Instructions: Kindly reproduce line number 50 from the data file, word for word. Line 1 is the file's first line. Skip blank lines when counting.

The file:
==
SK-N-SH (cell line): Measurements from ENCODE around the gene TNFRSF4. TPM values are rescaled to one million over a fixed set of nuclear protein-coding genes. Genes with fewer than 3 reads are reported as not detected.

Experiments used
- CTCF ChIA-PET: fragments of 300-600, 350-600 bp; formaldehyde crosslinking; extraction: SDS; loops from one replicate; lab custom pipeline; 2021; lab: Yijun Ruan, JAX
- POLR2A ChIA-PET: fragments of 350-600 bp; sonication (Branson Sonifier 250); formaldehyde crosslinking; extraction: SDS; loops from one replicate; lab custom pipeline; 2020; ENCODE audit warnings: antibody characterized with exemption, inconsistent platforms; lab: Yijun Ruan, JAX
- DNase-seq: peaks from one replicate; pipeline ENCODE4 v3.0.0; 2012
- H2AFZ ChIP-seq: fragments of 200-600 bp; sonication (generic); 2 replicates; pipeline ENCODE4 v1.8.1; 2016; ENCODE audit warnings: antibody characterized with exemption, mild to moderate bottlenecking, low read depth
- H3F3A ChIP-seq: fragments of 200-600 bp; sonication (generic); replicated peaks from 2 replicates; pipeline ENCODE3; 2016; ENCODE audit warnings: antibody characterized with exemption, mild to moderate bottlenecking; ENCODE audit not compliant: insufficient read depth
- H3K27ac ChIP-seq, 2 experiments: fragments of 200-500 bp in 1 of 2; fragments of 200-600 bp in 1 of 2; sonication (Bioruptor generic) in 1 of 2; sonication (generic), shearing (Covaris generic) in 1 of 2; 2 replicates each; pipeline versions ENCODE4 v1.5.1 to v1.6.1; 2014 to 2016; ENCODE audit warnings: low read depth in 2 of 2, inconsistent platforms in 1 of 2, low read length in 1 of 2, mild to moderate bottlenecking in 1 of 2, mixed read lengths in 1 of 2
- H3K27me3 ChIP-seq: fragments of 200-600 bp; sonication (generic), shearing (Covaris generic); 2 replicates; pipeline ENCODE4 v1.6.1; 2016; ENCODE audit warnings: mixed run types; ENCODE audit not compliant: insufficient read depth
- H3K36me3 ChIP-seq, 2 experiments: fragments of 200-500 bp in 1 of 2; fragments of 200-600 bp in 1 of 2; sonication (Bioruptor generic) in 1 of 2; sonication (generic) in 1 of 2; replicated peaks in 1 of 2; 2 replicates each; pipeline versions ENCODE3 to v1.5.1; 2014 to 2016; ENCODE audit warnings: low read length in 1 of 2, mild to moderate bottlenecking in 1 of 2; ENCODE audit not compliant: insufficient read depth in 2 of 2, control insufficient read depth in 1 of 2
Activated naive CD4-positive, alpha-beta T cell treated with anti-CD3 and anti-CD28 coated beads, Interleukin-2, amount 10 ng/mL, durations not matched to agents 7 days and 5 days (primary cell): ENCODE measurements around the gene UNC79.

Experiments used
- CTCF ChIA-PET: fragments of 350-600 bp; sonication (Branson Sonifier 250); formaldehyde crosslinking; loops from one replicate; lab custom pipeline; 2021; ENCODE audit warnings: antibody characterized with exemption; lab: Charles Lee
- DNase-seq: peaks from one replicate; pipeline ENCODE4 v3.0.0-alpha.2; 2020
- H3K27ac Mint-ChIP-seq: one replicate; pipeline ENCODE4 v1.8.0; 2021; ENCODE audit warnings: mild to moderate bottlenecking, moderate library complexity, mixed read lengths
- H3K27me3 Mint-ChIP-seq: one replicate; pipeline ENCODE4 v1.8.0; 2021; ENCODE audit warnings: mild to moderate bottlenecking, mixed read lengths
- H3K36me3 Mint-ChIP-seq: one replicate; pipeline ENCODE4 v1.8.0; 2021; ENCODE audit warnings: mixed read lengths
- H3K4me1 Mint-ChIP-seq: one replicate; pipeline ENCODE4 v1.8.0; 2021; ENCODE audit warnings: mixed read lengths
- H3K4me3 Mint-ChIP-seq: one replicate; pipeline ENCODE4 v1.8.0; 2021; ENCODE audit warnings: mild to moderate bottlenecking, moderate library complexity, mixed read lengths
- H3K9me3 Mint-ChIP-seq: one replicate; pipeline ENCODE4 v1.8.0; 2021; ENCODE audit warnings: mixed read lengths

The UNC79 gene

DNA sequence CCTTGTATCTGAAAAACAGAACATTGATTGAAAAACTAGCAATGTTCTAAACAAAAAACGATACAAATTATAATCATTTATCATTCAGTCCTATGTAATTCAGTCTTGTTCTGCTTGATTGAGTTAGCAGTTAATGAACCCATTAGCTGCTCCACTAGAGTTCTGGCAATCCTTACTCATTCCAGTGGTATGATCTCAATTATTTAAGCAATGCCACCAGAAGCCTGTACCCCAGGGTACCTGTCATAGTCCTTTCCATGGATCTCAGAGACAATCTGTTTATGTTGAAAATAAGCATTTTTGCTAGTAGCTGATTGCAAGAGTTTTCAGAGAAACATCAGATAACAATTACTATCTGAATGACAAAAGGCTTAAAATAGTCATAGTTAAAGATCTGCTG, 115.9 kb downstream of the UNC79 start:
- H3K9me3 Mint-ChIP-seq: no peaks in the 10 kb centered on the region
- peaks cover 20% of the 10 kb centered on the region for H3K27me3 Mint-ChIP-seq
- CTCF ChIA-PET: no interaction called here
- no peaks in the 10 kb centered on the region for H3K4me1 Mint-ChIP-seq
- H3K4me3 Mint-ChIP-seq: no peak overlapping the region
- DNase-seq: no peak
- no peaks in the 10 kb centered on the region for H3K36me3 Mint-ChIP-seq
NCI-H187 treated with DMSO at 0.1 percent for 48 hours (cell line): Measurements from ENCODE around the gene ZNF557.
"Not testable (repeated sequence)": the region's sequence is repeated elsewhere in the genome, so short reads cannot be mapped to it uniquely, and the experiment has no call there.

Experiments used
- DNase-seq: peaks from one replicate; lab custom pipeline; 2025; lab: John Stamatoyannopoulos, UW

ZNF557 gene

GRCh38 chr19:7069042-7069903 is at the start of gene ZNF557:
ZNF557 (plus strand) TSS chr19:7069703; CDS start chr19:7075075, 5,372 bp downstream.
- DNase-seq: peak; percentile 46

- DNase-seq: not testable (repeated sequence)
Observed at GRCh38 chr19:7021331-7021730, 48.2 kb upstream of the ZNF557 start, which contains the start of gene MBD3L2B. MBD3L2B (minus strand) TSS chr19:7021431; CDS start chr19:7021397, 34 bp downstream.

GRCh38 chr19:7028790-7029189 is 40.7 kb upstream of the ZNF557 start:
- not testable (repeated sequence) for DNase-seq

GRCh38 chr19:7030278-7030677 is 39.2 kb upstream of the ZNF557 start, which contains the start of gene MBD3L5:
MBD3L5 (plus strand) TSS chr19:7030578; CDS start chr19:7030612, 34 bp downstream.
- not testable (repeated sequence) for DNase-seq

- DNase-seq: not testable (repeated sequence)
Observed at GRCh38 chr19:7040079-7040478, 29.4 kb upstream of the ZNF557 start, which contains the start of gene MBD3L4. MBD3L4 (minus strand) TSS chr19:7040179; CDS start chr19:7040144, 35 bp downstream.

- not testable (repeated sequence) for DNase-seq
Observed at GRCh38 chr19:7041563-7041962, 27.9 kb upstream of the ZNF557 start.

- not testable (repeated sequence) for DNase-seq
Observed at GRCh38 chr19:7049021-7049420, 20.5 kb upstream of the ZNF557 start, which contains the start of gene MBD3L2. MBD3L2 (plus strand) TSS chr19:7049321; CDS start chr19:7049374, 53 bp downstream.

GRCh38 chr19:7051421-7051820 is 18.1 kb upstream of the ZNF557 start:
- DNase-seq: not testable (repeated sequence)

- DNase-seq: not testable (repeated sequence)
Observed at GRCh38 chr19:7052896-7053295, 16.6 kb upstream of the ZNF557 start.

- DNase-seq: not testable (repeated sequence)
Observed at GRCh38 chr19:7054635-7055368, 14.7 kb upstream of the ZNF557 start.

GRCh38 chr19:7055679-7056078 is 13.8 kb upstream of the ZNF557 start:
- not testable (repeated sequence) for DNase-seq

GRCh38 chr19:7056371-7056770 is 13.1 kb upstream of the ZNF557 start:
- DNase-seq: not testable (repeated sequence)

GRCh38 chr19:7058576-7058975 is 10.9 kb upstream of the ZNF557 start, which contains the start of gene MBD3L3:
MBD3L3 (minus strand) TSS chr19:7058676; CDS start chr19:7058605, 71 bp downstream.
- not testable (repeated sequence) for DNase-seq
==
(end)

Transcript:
Observed at GRCh38 chr19:7049021-7049420, 20.5 kb upstream of the ZNF557 start, which contains the start of gene MBD3L2. MBD3L2 (plus strand) TSS chr19:7049321; CDS start chr19:7049374, 53 bp downstream.